The graphic above*, which you will need to click on to enlarge for reading, is an extract from the recently published Preston City Transport Plan. It’s an important document because it discusses much needed transport, in this case rail, improvements to the south and west of Preston.
If you look closely the document is promoting the re-connection of the Burscough North Curve so that trains can once again travel between Preston and Southport. This is what the curves looked like when they were in place in the 1960’s:-
The Burscough Curves are in West Lancashire. This historic shot of them is from when they were in place, in 1960’s.
OPSTA, the Ormskirk, Preston & Southport Travelers Association has been promoting the re-connection of the Burscough Curves since the 1980’s and they have been the driving force behind improving the Ormskirk – Preston Line and the reopening of Midge Hall Station. But it’s been an uphill struggle with Lancashire County Council (the Transport Authority) seeming being at best lukewarm about the line the present train operator (Northern) struggling to deliver the present basic service reliably.
Ormskirk’s Station where Merseyrail and Northern trains meet.
Another way forward is for Merseyrail to run trains all the way from Liverpool Central to Preston via the removal of the buffer stops at Ormskirk and other signaling/track improvements. To me this has always been the most sensible solution to bring the Ormskirk – Preston Line up to its true potential, together of course with the introduction of Southport – Preston trains. The fact that some of Merseyrail’s soon to arrive Class 777 Stadler rolling stock will now have battery operation facility (this had been in doubt previously) then them operating on the line without the need for expensive electrification equipment opens up real opportunities.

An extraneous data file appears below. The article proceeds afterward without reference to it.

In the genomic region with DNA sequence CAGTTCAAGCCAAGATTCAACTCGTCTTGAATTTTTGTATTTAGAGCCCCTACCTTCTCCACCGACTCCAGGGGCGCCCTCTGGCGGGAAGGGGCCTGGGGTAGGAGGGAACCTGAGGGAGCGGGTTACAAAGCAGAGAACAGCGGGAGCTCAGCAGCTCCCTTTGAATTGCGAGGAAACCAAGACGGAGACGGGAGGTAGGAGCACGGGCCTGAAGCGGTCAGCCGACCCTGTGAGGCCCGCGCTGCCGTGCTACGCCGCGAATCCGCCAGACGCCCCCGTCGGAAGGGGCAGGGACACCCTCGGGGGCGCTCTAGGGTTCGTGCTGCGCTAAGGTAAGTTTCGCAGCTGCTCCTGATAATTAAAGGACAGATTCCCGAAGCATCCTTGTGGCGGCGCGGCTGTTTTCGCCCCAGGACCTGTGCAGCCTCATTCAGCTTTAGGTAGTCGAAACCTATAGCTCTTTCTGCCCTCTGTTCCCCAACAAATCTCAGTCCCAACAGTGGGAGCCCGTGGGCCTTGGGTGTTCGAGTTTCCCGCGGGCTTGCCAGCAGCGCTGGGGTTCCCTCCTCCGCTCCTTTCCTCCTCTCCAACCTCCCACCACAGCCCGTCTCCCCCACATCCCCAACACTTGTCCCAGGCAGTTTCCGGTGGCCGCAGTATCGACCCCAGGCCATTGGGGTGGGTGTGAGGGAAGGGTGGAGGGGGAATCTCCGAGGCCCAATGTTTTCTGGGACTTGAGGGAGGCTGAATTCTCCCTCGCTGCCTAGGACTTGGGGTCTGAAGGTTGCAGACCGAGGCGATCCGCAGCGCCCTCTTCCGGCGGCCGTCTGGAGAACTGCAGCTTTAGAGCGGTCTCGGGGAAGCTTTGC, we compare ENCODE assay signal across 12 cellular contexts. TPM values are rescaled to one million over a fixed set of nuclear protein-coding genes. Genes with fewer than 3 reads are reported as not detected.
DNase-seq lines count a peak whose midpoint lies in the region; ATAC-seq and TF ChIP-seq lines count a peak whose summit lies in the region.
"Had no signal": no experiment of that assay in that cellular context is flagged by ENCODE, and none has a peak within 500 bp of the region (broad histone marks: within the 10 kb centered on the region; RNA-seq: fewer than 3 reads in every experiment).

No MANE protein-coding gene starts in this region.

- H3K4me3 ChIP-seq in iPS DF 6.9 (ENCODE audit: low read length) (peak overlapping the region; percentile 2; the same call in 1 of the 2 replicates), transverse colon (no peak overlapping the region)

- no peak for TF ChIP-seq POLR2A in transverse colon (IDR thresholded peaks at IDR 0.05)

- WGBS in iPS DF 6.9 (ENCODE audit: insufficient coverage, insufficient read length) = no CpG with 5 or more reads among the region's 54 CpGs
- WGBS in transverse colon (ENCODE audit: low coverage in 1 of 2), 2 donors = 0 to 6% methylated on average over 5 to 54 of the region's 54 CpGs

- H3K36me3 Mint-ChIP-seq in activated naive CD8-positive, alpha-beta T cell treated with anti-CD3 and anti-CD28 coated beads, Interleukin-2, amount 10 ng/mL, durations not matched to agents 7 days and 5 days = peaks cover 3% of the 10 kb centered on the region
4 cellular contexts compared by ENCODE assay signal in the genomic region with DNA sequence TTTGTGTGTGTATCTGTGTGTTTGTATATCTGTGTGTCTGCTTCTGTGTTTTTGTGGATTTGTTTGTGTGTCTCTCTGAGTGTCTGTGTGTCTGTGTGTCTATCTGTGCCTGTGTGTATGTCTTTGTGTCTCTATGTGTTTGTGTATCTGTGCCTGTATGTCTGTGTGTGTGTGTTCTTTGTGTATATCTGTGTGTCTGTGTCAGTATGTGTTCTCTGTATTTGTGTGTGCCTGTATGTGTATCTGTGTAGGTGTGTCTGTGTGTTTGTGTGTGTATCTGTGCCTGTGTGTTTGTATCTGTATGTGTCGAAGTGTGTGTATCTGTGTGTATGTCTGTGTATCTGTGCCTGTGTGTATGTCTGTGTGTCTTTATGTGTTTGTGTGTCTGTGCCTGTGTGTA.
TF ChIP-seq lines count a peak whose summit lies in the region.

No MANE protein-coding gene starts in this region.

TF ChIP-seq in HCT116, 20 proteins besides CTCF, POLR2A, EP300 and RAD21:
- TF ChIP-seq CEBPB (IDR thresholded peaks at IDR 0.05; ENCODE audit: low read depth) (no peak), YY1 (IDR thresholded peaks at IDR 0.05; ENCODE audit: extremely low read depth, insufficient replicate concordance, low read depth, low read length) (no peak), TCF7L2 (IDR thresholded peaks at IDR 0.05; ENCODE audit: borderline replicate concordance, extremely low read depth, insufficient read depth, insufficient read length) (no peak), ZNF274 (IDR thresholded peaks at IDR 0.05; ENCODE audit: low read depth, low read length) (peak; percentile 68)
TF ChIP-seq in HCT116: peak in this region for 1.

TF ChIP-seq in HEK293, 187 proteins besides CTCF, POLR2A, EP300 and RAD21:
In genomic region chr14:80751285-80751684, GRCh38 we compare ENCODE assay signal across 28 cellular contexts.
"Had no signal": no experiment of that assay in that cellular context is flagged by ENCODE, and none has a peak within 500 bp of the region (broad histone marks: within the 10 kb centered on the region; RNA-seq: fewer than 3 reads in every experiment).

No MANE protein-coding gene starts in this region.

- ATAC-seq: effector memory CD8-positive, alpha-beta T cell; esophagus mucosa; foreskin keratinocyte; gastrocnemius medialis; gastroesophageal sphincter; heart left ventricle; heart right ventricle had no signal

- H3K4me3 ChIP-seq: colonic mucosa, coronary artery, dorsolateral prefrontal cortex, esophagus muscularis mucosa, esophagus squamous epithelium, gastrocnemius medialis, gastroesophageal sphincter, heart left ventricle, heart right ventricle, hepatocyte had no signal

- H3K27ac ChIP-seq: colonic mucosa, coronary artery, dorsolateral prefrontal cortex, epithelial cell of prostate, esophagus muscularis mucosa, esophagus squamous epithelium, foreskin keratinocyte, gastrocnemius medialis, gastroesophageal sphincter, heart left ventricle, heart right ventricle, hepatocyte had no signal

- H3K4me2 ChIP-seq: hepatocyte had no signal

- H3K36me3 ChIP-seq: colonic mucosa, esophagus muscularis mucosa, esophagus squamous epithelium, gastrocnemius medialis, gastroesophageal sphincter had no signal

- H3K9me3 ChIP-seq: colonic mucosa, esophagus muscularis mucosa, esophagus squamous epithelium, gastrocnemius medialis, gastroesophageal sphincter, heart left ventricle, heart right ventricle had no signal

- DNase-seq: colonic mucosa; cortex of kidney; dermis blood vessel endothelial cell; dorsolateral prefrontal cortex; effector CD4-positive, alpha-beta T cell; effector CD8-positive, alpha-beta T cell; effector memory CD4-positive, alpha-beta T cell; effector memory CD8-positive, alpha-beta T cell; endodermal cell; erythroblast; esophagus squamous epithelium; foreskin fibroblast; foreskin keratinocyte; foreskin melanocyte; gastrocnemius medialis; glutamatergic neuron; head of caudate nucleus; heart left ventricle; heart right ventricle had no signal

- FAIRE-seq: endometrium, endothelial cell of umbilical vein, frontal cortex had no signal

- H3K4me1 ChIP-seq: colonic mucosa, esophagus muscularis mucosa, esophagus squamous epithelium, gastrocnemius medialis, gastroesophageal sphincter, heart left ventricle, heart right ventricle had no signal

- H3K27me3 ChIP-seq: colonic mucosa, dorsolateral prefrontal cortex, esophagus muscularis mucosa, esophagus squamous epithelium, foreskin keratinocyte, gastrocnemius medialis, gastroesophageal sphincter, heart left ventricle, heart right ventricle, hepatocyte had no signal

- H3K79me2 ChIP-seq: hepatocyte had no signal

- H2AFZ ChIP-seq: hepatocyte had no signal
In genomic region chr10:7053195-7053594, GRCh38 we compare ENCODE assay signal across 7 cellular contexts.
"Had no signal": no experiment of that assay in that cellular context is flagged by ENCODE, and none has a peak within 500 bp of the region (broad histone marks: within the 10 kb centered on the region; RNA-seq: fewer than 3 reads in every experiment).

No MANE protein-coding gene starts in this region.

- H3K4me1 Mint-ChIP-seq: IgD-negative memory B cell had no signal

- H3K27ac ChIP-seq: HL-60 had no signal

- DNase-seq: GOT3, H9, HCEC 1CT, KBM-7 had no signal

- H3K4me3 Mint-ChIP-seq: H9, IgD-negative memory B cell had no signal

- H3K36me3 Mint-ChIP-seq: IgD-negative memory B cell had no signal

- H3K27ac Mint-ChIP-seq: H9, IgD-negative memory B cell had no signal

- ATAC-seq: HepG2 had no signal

A mock-up of a Class 777 – The new Merseyrail trains that will soon replace the Class 507/508 EMU’s
* ‘P’ is Preston – Numbers 2, 3 & 6 are points along the Ormskirk – Preston Railway Line – 2 is the proposed new Coote Lane Station – 3 being the proposed reopening of Midge Hall Station and 6 is where the connecting Burscough Curves are situated i.e. where the Ormsirk – Preston and Southport – Wigan lines cross each other.
A Pacer at Preston Station
I came across the You Tube video (see link below) pretty much by chance even though it’s on a matter I have blogged about a number of times before i.e. the infamous ‘Nodding Donkeys’ of the railway world made from bus bodies and freight van trucks. However Southport rail campaigner Eric Woodcock is on the video explaining in straight forward terms how the much derided Pacer trains came about. It’s an interesting watch……
Inside a down at heel Pacer on the Ormskirk Preston Line
My good friend and former MP for Southport John Pugh campaigned to rid us of these terrible trains and here’s a link back to his work on the matter:-
I’ve blogged about Southport’s long gone tramways previously. Here are a few links back to my previous postings about them and Southport Corporation Transport:-
The reason I return to this subject now is that I’ve recently visited the volunteer preserved tramway in Manchester’s Heaton Park. This lovely little tramway is well worth a visit (check when it’s open before travelling) but sadly soon after we visited they had some overhead cantenary cable stolen which curtailed their ability to run their heritage trams. The good news is that Manchester Metrolink has stepped in to get them up and running again.